Before you jump into my post-game wrap, here’s the game story from Virginia Tech’s 29-21 triple-overtime win against Marshall on Saturday. I detail the ways that the Hokies (3-1) got plenty of luck to go their way, which they fully admitted afterward.
Also, read Aaron McFarling‘s column about the Hokies realizing what they are right now.
Here are more notes and quotes from the post-game that didn’t made it into the game story:
– Virginia Tech kicker Cody Journell hoped he could redeem himself after last week’s shaky outing against East Carolina. He never got the chance.
Hokies head coach Frank Beamer suspended Journell for one game prior to Saturday’s 29-21 triple overtime win against Marshall on Saturday. He cited an unspecified violation of team rules and did not elaborate.
“That is the only comment I’m going to make,” Beamer said when pressed on the issue.
Junior punter Ethan Keyserling, who hadn’t tried a college field goal before, replaced Journell on field goals but had a rough day in the rainy weather. He missed all three of his field goal attempts, from 36, 50 and 32 yards. Two of those misses came in overtime.
“He’s been around a long time and he’s a good kicker,” Beamer said. “He was put in a tough situation today with the weather and some critical kicks.”
Journell, who was present with the team as it walked to the stadium, was not allowed to dress.
The senior has had disciplinary issues before. He was suspended indefinitely after being arrested on a breaking and entering charge prior to the Sugar Bowl two years ago, returning to the team seven months later after pleading to misdemeanor trespassing.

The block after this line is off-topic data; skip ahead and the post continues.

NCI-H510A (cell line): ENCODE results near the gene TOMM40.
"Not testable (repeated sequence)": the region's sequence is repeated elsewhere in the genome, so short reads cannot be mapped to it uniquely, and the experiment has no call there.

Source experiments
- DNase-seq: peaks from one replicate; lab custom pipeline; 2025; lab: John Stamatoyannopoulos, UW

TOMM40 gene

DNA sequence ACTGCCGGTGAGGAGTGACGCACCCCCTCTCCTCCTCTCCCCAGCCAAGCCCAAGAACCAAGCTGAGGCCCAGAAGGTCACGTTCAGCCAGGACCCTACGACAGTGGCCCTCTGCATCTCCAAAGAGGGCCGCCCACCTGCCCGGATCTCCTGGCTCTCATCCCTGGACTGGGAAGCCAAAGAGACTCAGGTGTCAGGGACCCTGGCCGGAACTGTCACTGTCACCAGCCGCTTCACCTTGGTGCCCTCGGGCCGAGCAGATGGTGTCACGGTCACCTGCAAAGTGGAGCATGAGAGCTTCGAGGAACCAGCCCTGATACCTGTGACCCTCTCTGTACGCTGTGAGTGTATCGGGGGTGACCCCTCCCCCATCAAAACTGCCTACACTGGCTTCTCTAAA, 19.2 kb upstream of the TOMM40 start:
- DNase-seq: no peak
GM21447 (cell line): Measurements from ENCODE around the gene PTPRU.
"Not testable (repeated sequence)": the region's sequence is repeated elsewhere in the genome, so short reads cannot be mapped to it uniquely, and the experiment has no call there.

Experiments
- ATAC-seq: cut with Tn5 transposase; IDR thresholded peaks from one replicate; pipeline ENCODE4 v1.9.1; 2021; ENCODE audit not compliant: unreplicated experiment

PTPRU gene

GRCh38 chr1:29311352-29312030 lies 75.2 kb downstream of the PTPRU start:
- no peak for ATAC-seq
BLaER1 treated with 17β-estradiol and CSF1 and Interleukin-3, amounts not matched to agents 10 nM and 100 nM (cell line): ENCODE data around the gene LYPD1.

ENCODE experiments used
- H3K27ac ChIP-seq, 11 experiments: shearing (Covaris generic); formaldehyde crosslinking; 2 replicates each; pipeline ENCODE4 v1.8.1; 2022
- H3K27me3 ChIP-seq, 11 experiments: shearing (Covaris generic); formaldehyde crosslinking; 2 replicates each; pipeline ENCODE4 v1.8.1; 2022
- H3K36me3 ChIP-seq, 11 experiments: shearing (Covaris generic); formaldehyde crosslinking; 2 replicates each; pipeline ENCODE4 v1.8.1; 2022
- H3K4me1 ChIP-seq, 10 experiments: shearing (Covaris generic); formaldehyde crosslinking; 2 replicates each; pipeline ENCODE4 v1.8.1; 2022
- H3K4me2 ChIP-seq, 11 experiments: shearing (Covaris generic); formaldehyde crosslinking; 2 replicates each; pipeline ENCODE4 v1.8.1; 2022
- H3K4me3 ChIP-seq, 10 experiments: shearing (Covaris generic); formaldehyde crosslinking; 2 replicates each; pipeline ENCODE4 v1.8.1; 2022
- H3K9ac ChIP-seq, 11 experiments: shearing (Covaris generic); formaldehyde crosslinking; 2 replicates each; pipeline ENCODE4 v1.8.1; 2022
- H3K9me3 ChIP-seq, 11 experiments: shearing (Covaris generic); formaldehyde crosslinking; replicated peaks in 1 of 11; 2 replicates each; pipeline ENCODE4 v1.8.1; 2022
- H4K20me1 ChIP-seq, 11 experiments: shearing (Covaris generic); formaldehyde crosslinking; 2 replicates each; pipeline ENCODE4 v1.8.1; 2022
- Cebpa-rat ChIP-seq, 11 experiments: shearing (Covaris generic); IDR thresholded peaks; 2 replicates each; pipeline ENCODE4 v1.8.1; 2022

Journell was coming off the worst game of his career, when he missed an extra point and two field goals in the Hokies’ 15-10 win against East Carolina, with another miss negated by a running into the kicker penalty.
– Quarterback Logan Thomas had a tough time with the wet field, going 18-for-34 for 181 yards and a touchdown. He was also picked off twice, giving him six interceptions this year, already more than his goal of having five or fewer this season.
“I think we would have liked to have thrown the ball,” Thomas said. “We thought we had an advantage in the throw game. Obviously we were able to run the ball as well. The line did a great job there. It’s just hard to grip the ball and throw it. It seemed like [Rakeem] Cato didn’t have a problem at all, but I did. But like I said, we were just fortunate.”
Thomas did run 23 times for 58 yards, assuming a large part of the ground game as conditions deteriorated. He scored two rushing touchdowns and had a 2-point conversion run.
Thomas’ touchdown runs were the 21st and 22nd of his career, moving him past Bob Schweickert (21, 1962-64) for second place on Tech’s all-time list for quarterbacks. Tyrod Taylor is the record holder with 23.
The win was also Thomas’ 21st as a starting quarterback, putting him in a tie with Michael Vick for third place on Tech’s list under Beamer.
“Couldn’t have a better leader than Logan,” Beamer said. “Not only tough but smart and competitive. We follow that guy.”